**Abstract** : Consider a world where exporting proof evidence into a well defined,
universal, and permanent format is taken as "feature zero" for
computational logic systems. In such a world, provers will
communicate and share theorems and proofs; libraries will archive and
organize proofs; and marketplaces of proofs would be open to any
prover that admits checkable proof objects. In that world, proof
checkers will be the new gatekeepers: they will be entrusted with the
task of checking that claimed proof evidence elaborates into a formal
proof.
Logicians and proof theorists have worked on defining notions of proof
that are not based on technology and do not have version numbers
attached to them. There are many such proof systems in the
literature: Hilbert-Frege proofs, Gentzen's sequent calculus proofs,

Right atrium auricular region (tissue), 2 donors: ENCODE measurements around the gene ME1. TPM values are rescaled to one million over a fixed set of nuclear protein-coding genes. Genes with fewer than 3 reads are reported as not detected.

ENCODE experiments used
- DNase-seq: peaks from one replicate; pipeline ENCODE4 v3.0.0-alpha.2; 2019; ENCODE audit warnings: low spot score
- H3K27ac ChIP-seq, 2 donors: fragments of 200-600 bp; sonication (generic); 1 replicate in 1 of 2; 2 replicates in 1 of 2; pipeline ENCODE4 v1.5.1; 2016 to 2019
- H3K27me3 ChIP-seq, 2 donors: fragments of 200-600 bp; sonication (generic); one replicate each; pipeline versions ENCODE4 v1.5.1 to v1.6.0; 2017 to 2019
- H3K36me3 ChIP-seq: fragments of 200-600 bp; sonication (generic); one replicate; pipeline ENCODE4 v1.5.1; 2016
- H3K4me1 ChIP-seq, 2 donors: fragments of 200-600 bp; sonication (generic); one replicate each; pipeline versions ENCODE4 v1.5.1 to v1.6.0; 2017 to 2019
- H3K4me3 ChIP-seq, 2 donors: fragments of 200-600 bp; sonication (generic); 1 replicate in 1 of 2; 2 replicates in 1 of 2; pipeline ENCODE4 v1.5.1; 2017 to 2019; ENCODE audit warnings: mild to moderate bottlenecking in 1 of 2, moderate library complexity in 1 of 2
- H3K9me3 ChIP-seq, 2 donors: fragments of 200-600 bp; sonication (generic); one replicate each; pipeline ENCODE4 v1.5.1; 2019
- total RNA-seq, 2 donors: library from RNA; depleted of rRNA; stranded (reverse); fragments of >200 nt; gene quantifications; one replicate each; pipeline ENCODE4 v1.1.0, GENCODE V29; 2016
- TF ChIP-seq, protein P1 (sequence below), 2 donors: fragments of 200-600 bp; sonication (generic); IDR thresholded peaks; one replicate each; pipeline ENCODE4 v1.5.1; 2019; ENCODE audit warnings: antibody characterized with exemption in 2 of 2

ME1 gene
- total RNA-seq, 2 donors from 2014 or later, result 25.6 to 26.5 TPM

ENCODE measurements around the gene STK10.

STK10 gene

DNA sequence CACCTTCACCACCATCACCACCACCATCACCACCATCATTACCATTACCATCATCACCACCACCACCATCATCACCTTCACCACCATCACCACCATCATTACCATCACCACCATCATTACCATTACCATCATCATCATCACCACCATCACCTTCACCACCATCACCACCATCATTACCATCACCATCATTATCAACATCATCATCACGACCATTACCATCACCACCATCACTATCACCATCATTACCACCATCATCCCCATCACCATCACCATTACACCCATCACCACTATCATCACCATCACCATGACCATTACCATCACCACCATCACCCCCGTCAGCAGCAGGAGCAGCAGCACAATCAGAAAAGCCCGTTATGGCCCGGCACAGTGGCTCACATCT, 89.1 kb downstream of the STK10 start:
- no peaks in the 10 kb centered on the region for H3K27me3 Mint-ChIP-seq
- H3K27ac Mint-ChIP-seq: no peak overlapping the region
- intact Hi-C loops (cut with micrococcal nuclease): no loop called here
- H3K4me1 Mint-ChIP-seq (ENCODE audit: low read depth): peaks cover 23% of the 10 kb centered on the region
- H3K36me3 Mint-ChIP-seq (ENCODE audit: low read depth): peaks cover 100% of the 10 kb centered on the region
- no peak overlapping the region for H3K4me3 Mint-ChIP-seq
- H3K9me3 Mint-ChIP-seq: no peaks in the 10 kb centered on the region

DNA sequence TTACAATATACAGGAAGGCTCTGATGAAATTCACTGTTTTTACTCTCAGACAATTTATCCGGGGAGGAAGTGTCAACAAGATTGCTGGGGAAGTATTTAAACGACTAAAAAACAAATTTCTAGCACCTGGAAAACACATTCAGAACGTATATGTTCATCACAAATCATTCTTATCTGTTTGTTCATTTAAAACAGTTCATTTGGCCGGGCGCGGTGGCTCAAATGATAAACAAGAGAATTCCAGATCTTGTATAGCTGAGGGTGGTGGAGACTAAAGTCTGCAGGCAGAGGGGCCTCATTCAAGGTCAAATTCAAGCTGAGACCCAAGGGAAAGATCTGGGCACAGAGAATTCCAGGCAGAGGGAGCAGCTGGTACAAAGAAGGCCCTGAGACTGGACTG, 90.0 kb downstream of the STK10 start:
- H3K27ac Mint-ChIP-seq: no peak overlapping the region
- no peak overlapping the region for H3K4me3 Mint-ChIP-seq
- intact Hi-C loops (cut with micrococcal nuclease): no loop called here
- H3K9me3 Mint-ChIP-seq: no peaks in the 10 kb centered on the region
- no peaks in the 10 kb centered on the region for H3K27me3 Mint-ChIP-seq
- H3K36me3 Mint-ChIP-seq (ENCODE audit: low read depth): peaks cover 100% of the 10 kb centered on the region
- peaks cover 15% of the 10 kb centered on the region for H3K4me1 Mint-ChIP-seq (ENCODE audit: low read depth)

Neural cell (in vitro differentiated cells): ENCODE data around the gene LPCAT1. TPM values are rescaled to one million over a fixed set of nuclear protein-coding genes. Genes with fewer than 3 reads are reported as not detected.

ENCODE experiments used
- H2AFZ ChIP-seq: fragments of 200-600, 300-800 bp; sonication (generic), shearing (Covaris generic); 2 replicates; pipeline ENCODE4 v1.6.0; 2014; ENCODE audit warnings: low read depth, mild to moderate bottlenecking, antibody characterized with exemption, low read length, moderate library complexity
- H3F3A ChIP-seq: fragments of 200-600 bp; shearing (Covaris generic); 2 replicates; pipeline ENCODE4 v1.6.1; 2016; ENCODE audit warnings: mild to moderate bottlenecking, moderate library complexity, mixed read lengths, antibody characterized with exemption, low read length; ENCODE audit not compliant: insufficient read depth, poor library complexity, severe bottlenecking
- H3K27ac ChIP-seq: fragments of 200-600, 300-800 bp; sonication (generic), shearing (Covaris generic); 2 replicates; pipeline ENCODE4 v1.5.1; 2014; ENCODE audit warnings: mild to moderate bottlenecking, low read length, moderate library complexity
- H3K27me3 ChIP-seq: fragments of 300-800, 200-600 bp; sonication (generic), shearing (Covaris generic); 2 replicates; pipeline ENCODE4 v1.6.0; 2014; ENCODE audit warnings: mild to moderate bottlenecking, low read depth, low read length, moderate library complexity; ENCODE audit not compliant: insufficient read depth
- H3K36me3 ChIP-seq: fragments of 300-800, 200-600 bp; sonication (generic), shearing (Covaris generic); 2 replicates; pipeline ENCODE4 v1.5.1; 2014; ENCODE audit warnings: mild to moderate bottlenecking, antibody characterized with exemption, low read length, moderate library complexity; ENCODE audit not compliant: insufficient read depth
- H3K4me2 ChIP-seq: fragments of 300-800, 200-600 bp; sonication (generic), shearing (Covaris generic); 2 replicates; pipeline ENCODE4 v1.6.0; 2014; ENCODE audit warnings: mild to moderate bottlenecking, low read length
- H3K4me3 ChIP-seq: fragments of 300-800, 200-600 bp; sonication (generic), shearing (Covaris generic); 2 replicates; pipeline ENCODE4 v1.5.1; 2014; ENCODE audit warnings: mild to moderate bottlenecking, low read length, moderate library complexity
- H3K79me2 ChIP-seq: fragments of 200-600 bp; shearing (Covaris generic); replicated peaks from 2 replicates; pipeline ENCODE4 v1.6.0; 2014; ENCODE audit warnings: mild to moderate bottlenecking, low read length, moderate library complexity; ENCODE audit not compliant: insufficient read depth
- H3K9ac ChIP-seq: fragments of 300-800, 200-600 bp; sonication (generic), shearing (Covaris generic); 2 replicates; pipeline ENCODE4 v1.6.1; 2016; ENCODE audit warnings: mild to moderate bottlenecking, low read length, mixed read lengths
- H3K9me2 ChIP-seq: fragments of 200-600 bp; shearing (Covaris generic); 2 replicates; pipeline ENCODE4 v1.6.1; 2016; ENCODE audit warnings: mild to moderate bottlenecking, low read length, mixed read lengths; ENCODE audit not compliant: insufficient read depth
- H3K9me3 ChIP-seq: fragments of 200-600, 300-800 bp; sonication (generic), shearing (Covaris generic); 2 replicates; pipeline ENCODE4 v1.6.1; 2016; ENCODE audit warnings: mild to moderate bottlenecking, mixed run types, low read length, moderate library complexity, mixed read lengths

Prawitz's natural deduction proofs, etc. Each of these proof systems
have been given precise syntax and meaning. While such well studied
proof descriptions exist, a quick review of the current state of
automated and interactive theorem provers reveals that provers seldom
output their "proof evidence" using such proof systems. While there
is a lot of interest in having provers share and trust each other's
proofs most of that work has been based on building bridges between
two specific provers: a change in the version number of one prover can
cause that bridge to collapse.
The ProofCert project has as one of its goals the development of a
flexible framework for defining the semantics of a wide range of proof
evidence in such a way that provers would define the meaning of their
own proof evidence and trusted proof checkers would be able to
interpret that meaning and check its formal correctness. To achieve
this goal, we must first be able to separate proof evidence from its
provenance and then provide a formal and clear framework for defining
the semantics of proof evidence. The ProofCert project is focused on
the problem of checking formal proof: there is no assumption made that
such formal proofs are actually readable by humans.